Yorktown Faces Potential Negative Fiscal Impacts From Underhill Farms

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At a recent Town Board meeting, Deputy Supervisor Ed Lachterman said “…Underhill Farms will be paying $1 million in taxes. Unfortunately, 800,000 or so is school taxes. Schools are going to do very well with these projects.”

He defended his statement, saying his information came from the town assessor. Regardless of who advised him, Lachterman is mistaken.

I am writing because, as a former Planning Board member, I believe it is important for residents to know the true costs and benefits of development projects. In the case of Unicorn’s Underhill Farms, it will be years before the school district sees financial benefits. I will use Unicorn’s expanded Environmental Assessment Form to make my case.

To understand any development project’s financial impact, you first measure the amount of revenue it brings to a town. Yorktown will waive a significant portion of Unicorn’s taxes under 485B tax abatements and for improvements to the Underhill Avenue/Route 118 intersection. According to Unicorn, Underhill Farms will be assessed a tax of $1,295,297 in the first year. However, it will pay only $788,114 as a result of these abatements.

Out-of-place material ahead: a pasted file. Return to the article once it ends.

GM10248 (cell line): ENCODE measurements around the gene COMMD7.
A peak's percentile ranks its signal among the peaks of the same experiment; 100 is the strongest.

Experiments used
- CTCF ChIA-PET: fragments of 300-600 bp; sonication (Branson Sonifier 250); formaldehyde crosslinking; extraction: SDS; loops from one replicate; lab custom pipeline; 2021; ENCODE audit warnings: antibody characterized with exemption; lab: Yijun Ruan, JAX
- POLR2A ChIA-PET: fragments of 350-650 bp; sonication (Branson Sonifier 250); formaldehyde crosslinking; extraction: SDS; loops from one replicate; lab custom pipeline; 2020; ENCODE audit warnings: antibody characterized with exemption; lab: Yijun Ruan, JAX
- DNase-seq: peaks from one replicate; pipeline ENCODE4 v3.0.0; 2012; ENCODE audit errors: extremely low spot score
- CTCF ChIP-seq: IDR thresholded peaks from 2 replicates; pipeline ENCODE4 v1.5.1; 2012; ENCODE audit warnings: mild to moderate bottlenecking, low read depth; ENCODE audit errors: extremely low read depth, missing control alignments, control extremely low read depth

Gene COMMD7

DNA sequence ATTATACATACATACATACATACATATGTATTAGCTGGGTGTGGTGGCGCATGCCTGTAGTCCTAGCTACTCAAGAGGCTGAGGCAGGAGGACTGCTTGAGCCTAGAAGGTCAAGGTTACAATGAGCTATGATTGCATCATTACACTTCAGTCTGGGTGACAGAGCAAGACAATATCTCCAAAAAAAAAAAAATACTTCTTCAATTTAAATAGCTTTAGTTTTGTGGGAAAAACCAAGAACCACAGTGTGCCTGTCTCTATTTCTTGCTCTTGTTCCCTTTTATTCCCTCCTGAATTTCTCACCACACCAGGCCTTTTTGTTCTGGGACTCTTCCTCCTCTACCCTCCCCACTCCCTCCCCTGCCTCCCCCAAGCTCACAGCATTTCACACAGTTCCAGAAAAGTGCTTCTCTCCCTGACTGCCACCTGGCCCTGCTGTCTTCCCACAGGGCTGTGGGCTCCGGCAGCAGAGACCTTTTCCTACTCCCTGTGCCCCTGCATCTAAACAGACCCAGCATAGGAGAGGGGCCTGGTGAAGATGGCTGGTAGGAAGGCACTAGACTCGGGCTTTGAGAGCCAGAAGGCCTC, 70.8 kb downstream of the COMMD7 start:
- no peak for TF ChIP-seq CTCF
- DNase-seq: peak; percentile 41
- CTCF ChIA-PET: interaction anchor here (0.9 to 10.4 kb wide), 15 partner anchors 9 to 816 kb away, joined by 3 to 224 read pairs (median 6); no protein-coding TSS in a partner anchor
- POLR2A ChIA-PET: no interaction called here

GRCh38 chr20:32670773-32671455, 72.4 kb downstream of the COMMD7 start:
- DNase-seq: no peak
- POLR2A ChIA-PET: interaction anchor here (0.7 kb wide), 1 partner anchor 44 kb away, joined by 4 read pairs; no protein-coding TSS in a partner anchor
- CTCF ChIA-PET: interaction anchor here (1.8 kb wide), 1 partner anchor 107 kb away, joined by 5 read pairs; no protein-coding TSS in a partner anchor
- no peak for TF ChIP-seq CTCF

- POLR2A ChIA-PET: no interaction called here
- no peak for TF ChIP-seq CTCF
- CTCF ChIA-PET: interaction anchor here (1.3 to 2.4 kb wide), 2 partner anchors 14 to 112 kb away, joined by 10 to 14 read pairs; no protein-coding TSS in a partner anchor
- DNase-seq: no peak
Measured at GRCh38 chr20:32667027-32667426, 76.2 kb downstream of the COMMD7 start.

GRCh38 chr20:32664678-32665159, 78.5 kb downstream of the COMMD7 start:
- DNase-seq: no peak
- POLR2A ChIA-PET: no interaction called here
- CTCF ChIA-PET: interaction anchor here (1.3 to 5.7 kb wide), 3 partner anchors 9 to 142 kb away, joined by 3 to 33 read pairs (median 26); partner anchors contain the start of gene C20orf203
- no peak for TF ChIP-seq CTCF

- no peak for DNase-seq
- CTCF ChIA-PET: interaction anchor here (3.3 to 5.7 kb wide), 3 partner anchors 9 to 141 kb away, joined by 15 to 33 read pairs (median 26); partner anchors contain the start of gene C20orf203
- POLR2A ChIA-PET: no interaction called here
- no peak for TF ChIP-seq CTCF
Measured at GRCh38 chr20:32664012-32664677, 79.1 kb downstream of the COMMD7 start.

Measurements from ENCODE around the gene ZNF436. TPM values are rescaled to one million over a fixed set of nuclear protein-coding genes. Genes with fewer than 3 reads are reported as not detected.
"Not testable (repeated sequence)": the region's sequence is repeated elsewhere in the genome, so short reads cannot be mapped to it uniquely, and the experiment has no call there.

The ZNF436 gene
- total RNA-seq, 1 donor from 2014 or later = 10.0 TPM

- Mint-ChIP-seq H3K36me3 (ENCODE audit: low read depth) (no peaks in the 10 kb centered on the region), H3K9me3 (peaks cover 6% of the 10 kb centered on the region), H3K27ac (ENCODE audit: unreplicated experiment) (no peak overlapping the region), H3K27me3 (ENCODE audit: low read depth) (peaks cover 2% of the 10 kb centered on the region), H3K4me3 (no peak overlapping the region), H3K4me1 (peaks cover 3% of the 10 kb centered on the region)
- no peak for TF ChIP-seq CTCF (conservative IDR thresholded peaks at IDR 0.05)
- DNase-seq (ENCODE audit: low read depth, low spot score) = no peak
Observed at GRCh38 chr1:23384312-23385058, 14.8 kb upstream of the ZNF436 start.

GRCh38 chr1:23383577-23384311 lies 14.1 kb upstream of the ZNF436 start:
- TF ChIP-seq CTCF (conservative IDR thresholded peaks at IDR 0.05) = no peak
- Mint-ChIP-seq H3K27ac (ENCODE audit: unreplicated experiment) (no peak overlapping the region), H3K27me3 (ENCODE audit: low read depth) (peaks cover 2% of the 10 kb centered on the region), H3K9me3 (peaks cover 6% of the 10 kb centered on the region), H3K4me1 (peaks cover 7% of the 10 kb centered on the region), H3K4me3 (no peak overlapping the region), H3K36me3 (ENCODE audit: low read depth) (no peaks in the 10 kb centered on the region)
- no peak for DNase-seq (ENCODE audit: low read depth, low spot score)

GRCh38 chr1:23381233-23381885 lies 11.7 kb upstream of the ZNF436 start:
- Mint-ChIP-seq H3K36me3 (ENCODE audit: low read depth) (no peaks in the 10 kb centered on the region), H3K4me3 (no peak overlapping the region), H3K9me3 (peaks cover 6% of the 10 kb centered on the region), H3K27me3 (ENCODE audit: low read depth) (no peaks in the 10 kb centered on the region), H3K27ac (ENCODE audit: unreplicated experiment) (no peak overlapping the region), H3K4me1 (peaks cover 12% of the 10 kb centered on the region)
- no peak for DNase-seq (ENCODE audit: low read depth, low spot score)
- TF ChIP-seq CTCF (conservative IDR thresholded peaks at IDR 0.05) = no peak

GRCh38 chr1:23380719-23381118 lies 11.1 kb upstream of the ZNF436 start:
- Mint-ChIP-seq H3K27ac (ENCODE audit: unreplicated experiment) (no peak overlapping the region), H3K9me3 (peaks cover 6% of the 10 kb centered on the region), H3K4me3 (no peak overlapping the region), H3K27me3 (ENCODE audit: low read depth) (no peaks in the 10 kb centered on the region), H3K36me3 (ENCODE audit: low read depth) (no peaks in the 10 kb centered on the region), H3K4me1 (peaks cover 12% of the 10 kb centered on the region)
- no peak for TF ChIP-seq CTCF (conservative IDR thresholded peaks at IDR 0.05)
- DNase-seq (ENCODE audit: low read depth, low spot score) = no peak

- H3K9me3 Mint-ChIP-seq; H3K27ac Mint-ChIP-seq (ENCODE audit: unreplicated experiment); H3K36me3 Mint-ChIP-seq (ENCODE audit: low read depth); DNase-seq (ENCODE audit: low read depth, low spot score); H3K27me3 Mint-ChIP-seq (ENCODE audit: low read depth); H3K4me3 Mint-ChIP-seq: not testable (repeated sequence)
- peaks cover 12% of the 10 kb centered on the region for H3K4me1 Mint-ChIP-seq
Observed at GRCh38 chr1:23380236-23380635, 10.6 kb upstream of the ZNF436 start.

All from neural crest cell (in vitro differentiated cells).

The second step in measuring impacts requires subtracting the project’s cost in municipal and educational services from actual tax revenue. Underhill Farms will cost the town and school district $710,048. Subtracting this cost from post-abatement revenues shows a net positive impact of $78,000. That’s not doing “very well” when you consider the $78,000 benefit will change to a net loss if Unicorn has underestimated the number of school-age children living at Underhill Farms – or if its assumption that the “… district has available capacity in each school to accommodate” these children is inaccurate.

Since tax abatements under 485B decrease each year, properties provide greater revenue to the town over time. Unicorn estimates Underhill Farms will contribute $1,237,373 in tax revenue after five years. However, their estimate assumes abatements for highway improvements will be zero by that time. This is unlikely to happen.

In 2023, the Town Board approved a resolution limiting Unicorn’s cost for intersection improvements to $627,919, leaving Yorktown to provide future abatements to Unicorn for all remaining construction costs. Under this arrangement, Unicorn profits from building public infrastructure without bidding against other companies, and Yorktown’s taxpayers pay the difference between whatever Unicorn charges and $627,919. What could go wrong?

John M. Flynn
Yorktown Heights

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